The Realities of Legalizing It

Pot advocates are all lighting up to the idea that in today’s wintry economic climate and with this administration, they might dare Hope (Lobby) for a Change in marijuana policy, justified on the basis of new tax revenues and lower drug war expenses; what would a world with legal pot look like, and how unlikely is it, really?

The cost of freedom.

The cost of freedom.

The fact that California — the largest state economy in the US — has such dire budget problems but can’t tax its biggest cash crop has brought more visibility to this issue lately, and pot legalization was burning up Digg the other day.  Matt Yglesias reflects on the policy options and how they would change the pot-smoking and pot-growing industries.

As for how to make such a policy a political reality, it strikes me as one of those things that could only happen if Democrats increase their Congressional majorities in 2010 and/or Obama is re-elected in 2012 with a strong mandate.  At the same time, the idea here is that the argument for fiscal common sense trumps the culture/drug war argument because all the world’s money just disappeared. If the economy gets better, the rationale for legalization becomes less urgent and thus less likely. And if the economy gets worse, won’t the Democrats lose necessary elections?

No.  For the same reason that the GOP won the mid-terms in ’02 and Bush was re-elected in ’04, the economy could (and probably will) be further in the tank in 2010, even 2012, and it would still help the Democrats. The GOP was (was) the national security party, and under Bush everybody was terrified about national security. Even though 9/11 happened under a Republican president’s watch, his party was rewarded with power in ’02. Even though Bush was already an abject failure in ’04 to anyone paying enough attention, national security still trumped the economy, and for a lot of voters, major party categorizations such as this play a big role in their voting patterns. For the past four decades, Republicans : National Security :: Democrats : Domestic Policy. So the Dems could pick up seats in ’10 even if the stimulus doesn’t magically prevent the death of the modern economic system, and in ’12  Obama could win just for being less scary than Bobby Jindal or any of the creepy old white guys with the weird religions.  A recovering economy in 2012 is obviously Obama’s strongest possible hand, but his hole cards are really good, whatever comes down from the dealer.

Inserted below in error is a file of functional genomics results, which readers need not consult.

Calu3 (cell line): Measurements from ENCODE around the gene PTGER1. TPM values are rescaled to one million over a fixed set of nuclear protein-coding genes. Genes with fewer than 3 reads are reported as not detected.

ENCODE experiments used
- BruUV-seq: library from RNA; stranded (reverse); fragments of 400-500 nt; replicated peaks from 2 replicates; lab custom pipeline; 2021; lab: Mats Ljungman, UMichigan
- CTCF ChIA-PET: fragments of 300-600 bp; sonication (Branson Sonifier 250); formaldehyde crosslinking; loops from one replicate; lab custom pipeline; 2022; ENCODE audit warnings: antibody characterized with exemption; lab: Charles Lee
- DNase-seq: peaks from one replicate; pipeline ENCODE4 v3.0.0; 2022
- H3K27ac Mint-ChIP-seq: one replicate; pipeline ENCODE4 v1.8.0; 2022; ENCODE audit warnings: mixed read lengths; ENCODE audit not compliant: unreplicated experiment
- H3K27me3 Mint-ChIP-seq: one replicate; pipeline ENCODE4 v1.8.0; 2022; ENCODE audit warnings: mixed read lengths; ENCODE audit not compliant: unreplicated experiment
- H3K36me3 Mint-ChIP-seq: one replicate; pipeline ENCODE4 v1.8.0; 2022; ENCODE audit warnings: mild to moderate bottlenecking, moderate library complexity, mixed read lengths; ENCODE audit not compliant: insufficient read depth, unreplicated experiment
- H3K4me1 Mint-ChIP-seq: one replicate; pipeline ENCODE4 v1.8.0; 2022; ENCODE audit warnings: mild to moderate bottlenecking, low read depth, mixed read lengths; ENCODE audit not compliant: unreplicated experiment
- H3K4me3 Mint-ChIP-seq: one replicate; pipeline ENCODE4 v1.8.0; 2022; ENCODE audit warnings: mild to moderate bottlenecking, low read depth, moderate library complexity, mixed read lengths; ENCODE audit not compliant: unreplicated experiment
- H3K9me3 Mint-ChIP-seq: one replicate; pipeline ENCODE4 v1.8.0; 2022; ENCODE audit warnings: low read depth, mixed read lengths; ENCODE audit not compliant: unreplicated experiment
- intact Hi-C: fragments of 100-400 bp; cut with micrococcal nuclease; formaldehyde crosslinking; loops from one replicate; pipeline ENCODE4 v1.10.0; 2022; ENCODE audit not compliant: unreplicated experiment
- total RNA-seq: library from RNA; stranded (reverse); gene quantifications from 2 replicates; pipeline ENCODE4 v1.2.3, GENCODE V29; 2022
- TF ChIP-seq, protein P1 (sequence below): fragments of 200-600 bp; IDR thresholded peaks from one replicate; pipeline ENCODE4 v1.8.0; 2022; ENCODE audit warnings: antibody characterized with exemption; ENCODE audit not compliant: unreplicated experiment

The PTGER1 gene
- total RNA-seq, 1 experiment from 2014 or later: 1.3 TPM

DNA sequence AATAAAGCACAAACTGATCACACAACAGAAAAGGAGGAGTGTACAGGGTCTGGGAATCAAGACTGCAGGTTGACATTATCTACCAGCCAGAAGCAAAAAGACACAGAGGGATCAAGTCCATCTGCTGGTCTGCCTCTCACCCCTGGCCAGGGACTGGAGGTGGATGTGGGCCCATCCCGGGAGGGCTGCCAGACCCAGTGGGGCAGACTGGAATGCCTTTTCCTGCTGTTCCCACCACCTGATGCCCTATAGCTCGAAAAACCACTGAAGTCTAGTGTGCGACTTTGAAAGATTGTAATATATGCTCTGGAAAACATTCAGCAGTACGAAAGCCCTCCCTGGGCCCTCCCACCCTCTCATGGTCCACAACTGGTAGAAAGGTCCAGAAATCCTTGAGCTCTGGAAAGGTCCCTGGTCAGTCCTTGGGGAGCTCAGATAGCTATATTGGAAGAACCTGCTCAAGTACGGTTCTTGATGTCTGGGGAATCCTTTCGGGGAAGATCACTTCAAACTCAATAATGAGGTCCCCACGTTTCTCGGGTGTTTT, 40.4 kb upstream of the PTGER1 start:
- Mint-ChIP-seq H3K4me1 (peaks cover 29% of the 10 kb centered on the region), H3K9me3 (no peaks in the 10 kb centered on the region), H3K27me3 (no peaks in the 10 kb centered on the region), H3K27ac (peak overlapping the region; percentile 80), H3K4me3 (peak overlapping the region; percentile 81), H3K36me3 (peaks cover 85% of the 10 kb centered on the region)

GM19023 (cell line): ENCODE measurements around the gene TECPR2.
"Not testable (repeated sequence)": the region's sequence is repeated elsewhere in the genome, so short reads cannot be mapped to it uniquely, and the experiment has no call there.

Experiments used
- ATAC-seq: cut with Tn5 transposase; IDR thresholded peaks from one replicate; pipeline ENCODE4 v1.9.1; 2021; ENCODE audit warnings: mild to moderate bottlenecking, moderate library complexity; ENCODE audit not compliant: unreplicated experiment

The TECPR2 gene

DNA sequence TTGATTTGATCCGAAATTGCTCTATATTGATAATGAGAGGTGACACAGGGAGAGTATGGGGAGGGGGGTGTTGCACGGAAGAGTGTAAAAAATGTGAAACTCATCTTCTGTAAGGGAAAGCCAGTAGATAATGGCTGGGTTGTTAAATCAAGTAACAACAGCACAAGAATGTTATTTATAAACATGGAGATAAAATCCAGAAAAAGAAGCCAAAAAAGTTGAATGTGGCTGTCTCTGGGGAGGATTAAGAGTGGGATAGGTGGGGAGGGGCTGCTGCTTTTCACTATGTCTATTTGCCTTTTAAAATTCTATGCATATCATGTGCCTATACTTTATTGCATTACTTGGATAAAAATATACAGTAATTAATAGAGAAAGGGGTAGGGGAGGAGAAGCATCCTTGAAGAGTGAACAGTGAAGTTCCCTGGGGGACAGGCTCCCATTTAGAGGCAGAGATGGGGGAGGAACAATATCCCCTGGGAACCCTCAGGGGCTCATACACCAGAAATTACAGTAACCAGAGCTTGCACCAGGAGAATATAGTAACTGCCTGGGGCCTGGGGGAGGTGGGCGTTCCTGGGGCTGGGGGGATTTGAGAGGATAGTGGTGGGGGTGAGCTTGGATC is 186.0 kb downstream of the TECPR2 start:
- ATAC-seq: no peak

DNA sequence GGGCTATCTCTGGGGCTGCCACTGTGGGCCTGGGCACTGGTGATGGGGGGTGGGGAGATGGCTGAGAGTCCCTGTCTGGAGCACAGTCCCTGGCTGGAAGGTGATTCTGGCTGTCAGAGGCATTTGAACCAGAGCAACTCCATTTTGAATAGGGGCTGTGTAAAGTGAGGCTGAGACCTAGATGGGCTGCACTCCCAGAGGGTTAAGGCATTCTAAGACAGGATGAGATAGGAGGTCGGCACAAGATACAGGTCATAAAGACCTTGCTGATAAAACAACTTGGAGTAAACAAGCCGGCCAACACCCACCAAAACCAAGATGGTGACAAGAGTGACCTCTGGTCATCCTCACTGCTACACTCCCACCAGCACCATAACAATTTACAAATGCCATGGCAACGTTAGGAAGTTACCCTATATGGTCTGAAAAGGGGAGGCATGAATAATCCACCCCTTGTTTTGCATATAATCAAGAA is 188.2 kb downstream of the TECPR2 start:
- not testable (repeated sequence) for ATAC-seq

So those are my reasons for being optimistic about elections going the right way. Getting back to weed,  if a lot of states are going to have serious budget problems during the New Depression, American federalism might work in legalization’s favor, if the states with big pot industries wind up lobbying or legislating towards this possible tax revenue.  This speaks to California particularly.

If the Dems win 2010, opinion polls show enough support, and Obama’s feeling bold, I even think pot reform could be a public policy stance to take during his re-election campaign (a rosy outlook), if it would play in the Southwest & Rocky Mountains where the Democratic party wants to secure a stronger base (Colorado and Nevada, I’m looking at you).  And obviously, no matter what, lots of pot activists would have to sustain a very not-stoner level of activism — a lot more active than my lazy ass writing blog posts, for example.


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